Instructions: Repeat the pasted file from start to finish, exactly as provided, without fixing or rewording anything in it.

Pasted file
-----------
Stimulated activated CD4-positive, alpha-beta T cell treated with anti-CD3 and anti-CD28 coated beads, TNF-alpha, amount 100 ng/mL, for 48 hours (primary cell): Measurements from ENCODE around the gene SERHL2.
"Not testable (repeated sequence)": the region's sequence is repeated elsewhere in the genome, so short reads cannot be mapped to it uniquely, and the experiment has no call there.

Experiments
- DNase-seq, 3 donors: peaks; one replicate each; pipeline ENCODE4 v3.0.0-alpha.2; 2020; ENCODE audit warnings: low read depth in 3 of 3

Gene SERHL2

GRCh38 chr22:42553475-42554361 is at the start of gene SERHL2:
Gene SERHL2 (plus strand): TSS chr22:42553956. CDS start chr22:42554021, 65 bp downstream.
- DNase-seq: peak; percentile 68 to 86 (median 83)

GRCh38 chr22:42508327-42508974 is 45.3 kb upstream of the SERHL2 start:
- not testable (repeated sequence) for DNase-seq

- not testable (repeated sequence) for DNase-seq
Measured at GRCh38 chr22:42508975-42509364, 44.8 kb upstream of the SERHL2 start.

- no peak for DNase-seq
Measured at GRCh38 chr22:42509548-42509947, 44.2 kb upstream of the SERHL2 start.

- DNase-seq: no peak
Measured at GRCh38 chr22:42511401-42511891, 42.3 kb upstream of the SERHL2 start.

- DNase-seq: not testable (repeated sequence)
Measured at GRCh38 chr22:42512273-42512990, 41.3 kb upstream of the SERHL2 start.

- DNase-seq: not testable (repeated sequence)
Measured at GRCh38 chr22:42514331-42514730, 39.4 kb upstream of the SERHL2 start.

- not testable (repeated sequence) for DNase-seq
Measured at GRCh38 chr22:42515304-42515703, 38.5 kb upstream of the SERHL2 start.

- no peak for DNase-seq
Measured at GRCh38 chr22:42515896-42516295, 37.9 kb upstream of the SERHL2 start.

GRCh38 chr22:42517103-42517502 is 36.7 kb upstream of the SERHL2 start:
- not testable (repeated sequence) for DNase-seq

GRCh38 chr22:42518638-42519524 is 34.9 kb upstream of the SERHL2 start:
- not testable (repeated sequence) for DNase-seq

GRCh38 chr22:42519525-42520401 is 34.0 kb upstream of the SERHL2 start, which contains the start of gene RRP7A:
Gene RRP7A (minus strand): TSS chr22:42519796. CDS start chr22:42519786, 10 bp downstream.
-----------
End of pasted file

Stimulated activated CD4-positive, alpha-beta T cell treated with anti-CD3 and anti-CD28 coated beads, TNF-alpha, amount 100 ng/mL, for 48 hours (primary cell): Measurements from ENCODE around the gene SERHL2.
"Not testable (repeated sequence)": the region's sequence is repeated elsewhere in the genome, so short reads cannot be mapped to it uniquely, and the experiment has no call there.

Experiments
- DNase-seq, 3 donors: peaks; one replicate each; pipeline ENCODE4 v3.0.0-alpha.2; 2020; ENCODE audit warnings: low read depth in 3 of 3

Gene SERHL2

GRCh38 chr22:42553475-42554361 is at the start of gene SERHL2:
Gene SERHL2 (plus strand): TSS chr22:42553956. CDS start chr22:42554021, 65 bp downstream.
- DNase-seq: peak; percentile 68 to 86 (median 83)

GRCh38 chr22:42508327-42508974 is 45.3 kb upstream of the SERHL2 start:
- not testable (repeated sequence) for DNase-seq

- not testable (repeated sequence) for DNase-seq
Measured at GRCh38 chr22:42508975-42509364, 44.8 kb upstream of the SERHL2 start.

- no peak for DNase-seq
Measured at GRCh38 chr22:42509548-42509947, 44.2 kb upstream of the SERHL2 start.

- DNase-seq: no peak
Measured at GRCh38 chr22:42511401-42511891, 42.3 kb upstream of the SERHL2 start.

- DNase-seq: not testable (repeated sequence)
Measured at GRCh38 chr22:42512273-42512990, 41.3 kb upstream of the SERHL2 start.

- DNase-seq: not testable (repeated sequence)
Measured at GRCh38 chr22:42514331-42514730, 39.4 kb upstream of the SERHL2 start.

- not testable (repeated sequence) for DNase-seq
Measured at GRCh38 chr22:42515304-42515703, 38.5 kb upstream of the SERHL2 start.

- no peak for DNase-seq
Measured at GRCh38 chr22:42515896-42516295, 37.9 kb upstream of the SERHL2 start.

GRCh38 chr22:42517103-42517502 is 36.7 kb upstream of the SERHL2 start:
- not testable (repeated sequence) for DNase-seq

GRCh38 chr22:42518638-42519524 is 34.9 kb upstream of the SERHL2 start:
- not testable (repeated sequence) for DNase-seq

GRCh38 chr22:42519525-42520401 is 34.0 kb upstream of the SERHL2 start, which contains the start of gene RRP7A:
Gene RRP7A (minus strand): TSS chr22:42519796. CDS start chr22:42519786, 10 bp downstream.